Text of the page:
Mayor leads call for London to stay open to foreign talent

London Mayor Sadiq Kahn, along with other prominent signatories, has signed a letter published in the Daily Telegraph highlighting the need for a comprehensive trade deal following Brexit.

Mayor leads call for London to stay open to foreign talent
London risks losing its “creative edge” after Brexit unless it remains open to talent from across the world, a prominent group of politicians, academics and businessmen warned the government.In a letter to Brexit Secretary David Davis, published in the Daily Telegraph, the group also warned that 70,000 jobs in financial services in the City could be lost unless the government secured a deal that enabled firms to continue to operate freely throughout the European Union.Coordinated by the think-tank Centre for London, the letter – whose signatories included Mayor Sadiq Khan – noted that 12 per cent of City workers were nationals from other EU countries.

Leaving the EU without a deal ‘catastrophic’

“Falling out of the single market without a comprehensive trade deal or adequate transitional arrangements would be catastrophic for many London businesses, as would the sudden loss of EU workers,” said the letter.Richard Brown, research director at Centre for London, said, “Over the past 25 years, London has become a pre-eminent global city. If Brexit makes it harder for London employers to access European talent, suppliers and markets, it could impair that position, and jeopardise the contribution that London makes to the UK economy. We are arguing for a better Brexit so that London can remain open to talent and trade.”Apart from Mr Khan, signatories included UCL provost Michael Arthur, London Councils' chair Claire Kober, Tech London Advocates founder Russ Shaw, London Chamber of Commerce chief executive Colin Stanbridge, and London First chief executive Jasmine Whitbread.The Centre for London is calling for Mr Khan to be given a prominent role in formulating the government position on Brexit. It also wants the government to introduce a regional migration system, with different work permit quotas allocated to areas according to their skills needs.
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In London's case, the think-tank said this should include a one-year 'City-Maker Visa' to allow EU citizens to live in London for a year while looking for work or start-up opportunities. There is also a call for an extended two-year, working holiday visa for young Europeans.The demands from the group came after Jamie Dimon, chief executive of JP Morgan, claimed that Brussels would be able to “dictate” how many of the bank's 16,000 UK jobs would eventually have to relocate to other EU centres after Brexit.Earlier this year, JP Morgan announced it was beefing up its operations in Dublin, Frankfurt and Luxembourg ahead of Brexit. Speaking in Paris, Mr Dimon said that plans were already in hand to move “several hundred” jobs, but warned that number could jump substantially.“If the EU determines over time that they want to start to move a lot more jobs out of London and into the EU, they can simply dictate that,” he told the Europlace International Financial Forum.“We have 16,000 people in the UK – 75 per cent of that is servicing EU companies, and if regulators say one day: 'We're not comfortable with your risk people, your lawyers, your compliance being in the UK', they can make us move it. What happens next is totally up to the EU, it's not up to Britain.”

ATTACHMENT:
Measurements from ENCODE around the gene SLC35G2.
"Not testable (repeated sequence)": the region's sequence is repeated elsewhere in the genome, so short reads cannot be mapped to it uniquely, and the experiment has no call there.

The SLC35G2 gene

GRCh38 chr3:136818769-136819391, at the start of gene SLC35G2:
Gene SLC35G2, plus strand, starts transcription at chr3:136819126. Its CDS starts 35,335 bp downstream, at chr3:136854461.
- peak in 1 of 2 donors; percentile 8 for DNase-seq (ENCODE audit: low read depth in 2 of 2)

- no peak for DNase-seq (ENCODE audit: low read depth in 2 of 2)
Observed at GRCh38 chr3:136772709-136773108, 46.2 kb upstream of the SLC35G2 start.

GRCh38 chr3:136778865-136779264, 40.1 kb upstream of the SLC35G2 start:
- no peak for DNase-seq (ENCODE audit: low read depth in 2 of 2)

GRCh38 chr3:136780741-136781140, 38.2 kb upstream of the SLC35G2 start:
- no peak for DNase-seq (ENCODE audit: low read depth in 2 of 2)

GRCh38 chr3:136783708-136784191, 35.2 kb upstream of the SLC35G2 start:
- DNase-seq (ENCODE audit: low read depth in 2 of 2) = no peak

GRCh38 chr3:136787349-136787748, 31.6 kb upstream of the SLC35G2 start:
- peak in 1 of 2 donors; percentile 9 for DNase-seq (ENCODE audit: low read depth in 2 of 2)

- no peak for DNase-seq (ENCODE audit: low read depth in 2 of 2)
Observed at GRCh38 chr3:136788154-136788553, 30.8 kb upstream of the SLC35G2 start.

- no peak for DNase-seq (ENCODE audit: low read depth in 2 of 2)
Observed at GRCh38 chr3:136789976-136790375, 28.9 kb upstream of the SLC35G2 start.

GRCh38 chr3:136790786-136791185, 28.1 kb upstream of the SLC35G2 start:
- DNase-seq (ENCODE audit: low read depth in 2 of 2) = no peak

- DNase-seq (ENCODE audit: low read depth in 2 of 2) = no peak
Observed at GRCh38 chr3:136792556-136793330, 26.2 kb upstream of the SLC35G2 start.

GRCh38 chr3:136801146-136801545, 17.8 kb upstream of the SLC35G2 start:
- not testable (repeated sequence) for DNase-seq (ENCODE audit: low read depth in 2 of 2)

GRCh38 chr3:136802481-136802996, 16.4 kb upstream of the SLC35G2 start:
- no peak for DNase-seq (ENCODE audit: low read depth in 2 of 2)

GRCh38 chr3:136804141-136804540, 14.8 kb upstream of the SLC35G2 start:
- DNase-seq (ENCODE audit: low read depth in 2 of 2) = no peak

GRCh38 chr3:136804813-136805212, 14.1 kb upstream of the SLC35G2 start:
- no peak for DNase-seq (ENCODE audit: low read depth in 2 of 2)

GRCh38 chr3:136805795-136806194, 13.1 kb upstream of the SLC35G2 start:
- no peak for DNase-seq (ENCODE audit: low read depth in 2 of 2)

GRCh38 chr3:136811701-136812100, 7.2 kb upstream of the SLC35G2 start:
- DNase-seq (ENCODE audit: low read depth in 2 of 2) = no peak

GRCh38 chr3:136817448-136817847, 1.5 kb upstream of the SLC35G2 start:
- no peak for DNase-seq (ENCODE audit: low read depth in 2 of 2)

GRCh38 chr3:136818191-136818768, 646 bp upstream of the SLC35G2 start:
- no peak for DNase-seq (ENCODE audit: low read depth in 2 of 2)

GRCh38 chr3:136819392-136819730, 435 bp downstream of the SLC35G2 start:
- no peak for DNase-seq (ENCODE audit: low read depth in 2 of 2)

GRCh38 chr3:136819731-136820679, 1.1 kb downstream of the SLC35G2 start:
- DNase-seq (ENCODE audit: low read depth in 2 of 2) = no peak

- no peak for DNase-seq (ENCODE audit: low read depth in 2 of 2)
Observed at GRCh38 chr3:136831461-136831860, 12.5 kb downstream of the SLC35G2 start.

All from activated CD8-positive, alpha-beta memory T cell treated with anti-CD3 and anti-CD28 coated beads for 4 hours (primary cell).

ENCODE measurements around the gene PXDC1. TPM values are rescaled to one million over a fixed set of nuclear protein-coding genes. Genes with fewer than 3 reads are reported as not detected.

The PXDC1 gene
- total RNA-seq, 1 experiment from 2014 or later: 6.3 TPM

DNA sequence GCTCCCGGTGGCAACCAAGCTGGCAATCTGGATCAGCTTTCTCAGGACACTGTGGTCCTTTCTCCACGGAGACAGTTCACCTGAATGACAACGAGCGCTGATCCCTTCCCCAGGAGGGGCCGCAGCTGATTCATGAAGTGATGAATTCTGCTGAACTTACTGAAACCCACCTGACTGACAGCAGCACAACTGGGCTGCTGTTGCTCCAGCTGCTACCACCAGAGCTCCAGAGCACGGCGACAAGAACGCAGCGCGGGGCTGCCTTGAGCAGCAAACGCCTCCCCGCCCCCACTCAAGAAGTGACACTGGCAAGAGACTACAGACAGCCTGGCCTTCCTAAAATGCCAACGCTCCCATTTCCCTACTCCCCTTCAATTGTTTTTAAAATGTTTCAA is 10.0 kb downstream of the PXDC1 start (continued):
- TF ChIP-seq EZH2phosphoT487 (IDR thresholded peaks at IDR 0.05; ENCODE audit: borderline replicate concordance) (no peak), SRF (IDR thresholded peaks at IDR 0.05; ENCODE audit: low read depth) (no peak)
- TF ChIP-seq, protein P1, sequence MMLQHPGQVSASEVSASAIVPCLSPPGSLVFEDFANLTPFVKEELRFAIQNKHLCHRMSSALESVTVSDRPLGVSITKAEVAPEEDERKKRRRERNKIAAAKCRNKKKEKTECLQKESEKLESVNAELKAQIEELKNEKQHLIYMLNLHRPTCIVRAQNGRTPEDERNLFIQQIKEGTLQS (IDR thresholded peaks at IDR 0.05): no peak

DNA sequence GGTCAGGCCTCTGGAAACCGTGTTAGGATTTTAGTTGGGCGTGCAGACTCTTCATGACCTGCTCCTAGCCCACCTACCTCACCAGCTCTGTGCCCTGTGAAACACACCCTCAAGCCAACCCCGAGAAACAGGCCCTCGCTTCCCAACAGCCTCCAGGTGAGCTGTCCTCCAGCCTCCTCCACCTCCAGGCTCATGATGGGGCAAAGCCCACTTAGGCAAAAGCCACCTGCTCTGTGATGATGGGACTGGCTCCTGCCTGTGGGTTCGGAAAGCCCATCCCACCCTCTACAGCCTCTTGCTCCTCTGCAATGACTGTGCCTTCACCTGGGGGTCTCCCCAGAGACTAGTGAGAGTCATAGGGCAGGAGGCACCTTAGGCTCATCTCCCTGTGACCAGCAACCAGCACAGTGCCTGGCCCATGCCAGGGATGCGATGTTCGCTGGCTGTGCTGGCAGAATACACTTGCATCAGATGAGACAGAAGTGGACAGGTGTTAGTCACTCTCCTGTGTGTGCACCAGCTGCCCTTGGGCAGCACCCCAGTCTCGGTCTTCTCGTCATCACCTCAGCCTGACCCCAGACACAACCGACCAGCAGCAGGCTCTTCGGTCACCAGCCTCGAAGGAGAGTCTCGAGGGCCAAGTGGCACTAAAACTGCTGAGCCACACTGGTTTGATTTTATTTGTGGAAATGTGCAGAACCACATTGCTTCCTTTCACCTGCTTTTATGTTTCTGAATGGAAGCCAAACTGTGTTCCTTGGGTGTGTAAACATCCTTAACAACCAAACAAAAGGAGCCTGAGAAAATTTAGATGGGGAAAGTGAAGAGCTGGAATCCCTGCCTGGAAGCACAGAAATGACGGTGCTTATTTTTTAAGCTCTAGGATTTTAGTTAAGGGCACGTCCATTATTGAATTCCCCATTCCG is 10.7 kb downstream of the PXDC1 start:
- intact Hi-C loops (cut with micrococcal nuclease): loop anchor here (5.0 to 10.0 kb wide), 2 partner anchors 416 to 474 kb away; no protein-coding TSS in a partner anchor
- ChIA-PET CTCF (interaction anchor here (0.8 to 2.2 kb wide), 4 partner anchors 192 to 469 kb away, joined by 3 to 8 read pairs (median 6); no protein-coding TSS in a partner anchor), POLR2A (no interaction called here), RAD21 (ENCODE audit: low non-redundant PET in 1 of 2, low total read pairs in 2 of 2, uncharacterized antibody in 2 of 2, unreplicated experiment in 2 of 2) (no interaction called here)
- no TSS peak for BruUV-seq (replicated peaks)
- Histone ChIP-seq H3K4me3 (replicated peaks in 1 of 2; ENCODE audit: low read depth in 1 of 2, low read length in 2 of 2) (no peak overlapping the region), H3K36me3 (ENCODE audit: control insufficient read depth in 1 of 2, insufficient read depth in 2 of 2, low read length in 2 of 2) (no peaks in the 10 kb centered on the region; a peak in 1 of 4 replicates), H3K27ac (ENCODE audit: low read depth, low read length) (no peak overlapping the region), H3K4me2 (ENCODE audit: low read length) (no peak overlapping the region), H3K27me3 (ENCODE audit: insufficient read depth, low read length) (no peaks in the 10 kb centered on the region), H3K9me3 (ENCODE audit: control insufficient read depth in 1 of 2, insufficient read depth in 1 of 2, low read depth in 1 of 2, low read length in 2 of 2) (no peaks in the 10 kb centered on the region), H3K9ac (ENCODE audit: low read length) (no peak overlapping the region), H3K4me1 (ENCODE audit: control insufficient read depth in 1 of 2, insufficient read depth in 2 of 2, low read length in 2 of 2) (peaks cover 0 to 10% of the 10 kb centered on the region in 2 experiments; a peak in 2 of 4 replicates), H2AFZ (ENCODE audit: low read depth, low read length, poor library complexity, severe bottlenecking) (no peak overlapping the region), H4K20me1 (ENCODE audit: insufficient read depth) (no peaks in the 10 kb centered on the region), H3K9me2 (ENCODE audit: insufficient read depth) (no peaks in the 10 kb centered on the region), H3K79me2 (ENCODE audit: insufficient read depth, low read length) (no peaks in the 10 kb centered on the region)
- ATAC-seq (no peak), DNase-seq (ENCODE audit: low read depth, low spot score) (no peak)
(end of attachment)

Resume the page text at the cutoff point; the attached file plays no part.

Frankfurt and Dublin becoming favoured destinations after Brexit

EY's latest Brexit Tracker report this week showed that Frankfurt and Dublin were emerging as favoured destinations for financial services looking at moving operations out of the UK after Brexit.The report found that 59 of the 222 businesses being monitored were either reviewing their primary locations or have started moving parts of their operations – an increase from 23 companies undertaking such tasks in March.A total of 19 firms have already publicly stated that they will be moving staff or operations to Ireland, while 18 have opted for Germany. This compared to 11 companies favouring LuxembourgOmar Ali, EY's UK financial services leader, said, “The difference three months on from the triggering of Article 50 is that we are seeing major financial brands put their contingency plans into action – over a quarter of the companies we track have suggested there will be potential changes to their London base as a result of Brexit. This process will only accelerate as firms finalise their submissions to the regulators on their Brexit plans.“The variety of locations being announced highlights that no one European centre is emerging as a compelling alternative to London.“However, these operational changes also highlight a real risk to European businesses and the wider economy, as the fragmentation of European financial services could increase costs and limit the breadth and depth of finance options for European corporates.”
Read David Sapsted's article on Establishing Right to Remain – which discusses the uncertainty over immigration which the UK faces following Brexit – in the Summer 2017 issue of Relocate Magazine.
For related news and features, visit our Brexit section.

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